Growing evidence reveals strong overlap between microbiomes of flowers and bees, suggesting that flowers are hubs of microbial transmission. Whether floral transmission is the main driver of bee microbiome assembly, and whether functional importance of florally sourced microbes shapes bee foraging decisions are intriguing questions that remain unanswered. We suggest that interaction network properties, such as nestedness, connectedness, and modularity, as well as specialization patterns can predict potential transmission routes of microbes between hosts. Yet microbial filtering by plant and bee hosts determines realized microbial niches. Functionally, shared floral microbes can provide benefits for bees by enhancing nutritional quality, detoxification, and disintegration of pollen. Flower microbes can also alter the attractiveness of floral resources. Together, these mechanisms may affect the structure of the flower-bee interaction network.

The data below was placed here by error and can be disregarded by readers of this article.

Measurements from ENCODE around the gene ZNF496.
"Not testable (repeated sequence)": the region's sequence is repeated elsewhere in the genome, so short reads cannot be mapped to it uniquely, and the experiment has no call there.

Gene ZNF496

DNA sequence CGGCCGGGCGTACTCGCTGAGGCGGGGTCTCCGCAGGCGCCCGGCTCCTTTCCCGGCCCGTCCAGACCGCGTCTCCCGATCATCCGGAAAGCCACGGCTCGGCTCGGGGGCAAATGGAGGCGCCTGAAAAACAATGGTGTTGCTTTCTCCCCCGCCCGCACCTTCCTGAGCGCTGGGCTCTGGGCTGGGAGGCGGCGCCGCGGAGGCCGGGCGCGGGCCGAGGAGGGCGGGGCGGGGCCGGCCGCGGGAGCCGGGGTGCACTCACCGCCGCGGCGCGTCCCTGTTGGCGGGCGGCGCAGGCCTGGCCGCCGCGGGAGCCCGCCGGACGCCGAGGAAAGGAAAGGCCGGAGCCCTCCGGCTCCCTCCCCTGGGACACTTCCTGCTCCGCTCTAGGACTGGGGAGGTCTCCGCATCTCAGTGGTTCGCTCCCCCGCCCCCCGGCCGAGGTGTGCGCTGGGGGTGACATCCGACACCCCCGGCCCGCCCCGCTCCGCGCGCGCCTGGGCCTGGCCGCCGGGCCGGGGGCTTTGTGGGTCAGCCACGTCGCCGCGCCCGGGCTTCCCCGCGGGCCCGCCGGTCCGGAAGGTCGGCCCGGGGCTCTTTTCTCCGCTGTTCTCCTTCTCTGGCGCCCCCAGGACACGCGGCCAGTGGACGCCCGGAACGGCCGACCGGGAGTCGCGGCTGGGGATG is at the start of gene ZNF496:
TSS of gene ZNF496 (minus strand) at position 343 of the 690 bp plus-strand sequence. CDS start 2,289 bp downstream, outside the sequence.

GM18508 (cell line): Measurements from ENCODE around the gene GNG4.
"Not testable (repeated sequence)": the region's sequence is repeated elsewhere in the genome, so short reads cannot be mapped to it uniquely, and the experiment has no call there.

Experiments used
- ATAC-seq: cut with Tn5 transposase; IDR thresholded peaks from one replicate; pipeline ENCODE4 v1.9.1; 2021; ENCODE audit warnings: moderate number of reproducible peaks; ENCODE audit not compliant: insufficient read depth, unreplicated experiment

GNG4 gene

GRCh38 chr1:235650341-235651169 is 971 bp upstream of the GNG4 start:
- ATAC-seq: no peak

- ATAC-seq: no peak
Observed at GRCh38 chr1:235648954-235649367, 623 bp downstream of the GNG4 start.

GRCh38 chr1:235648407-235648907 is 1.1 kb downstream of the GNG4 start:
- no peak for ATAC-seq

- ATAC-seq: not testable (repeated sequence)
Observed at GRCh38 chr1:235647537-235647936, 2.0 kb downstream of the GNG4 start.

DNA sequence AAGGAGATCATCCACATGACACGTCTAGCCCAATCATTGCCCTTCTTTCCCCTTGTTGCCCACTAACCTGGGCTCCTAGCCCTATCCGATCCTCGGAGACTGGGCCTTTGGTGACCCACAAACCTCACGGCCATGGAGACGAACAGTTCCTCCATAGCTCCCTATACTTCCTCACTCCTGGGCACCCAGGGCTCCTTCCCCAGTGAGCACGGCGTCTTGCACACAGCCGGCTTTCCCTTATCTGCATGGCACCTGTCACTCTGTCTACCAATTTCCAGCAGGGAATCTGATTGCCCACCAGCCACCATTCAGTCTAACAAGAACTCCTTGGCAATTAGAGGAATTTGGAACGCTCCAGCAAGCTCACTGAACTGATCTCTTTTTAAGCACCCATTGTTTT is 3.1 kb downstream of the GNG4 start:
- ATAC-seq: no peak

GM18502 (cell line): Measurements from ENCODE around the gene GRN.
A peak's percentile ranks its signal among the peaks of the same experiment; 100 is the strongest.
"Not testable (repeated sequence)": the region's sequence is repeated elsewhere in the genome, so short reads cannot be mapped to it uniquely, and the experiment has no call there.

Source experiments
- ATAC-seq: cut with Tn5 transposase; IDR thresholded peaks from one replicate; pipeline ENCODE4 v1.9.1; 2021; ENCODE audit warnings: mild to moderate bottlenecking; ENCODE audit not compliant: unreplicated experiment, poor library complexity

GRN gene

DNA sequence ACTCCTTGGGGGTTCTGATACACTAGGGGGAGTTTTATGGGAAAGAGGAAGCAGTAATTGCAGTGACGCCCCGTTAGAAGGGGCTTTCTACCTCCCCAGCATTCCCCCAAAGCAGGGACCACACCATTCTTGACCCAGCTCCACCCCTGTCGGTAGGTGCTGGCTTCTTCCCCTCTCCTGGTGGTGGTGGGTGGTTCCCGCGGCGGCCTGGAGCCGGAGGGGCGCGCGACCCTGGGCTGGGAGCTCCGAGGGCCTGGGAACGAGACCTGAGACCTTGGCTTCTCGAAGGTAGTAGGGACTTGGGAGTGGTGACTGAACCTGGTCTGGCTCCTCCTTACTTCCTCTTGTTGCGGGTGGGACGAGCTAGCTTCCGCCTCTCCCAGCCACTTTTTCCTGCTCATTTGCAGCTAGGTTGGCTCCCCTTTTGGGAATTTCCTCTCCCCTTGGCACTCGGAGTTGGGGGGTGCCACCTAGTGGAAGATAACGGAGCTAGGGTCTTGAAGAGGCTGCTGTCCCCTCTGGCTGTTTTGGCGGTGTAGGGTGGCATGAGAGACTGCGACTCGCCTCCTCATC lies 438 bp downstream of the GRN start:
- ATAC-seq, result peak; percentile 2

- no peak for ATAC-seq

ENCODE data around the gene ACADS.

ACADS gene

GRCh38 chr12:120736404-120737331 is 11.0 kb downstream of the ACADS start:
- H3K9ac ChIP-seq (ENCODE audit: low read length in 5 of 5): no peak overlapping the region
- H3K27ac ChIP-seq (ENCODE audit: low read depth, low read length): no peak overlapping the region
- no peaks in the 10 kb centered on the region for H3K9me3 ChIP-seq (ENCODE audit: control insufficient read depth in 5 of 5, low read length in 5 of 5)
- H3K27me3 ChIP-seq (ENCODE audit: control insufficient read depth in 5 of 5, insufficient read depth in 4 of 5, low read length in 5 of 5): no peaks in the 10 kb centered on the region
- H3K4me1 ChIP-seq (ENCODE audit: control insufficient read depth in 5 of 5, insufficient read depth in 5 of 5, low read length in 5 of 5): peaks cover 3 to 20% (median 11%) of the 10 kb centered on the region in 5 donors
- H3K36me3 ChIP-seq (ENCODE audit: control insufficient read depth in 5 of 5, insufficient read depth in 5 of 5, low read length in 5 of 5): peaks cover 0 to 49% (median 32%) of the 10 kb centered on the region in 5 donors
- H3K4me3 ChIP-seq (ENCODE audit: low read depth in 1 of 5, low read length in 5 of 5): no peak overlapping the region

Keller, A., Q. S. McFrederick, P. Dharampal, S. Steffan, B. N. Danforth, and S. D. Leonhardt (2021) ”(More than) Hitchhikers through the network: The shared micro- biome of bees and flowers”. Current Opinion in Insect Science vol. 44: Special issue ”The floral microbiome and consequences on pollination, plant reproduction and insect behavior” pp. 8–15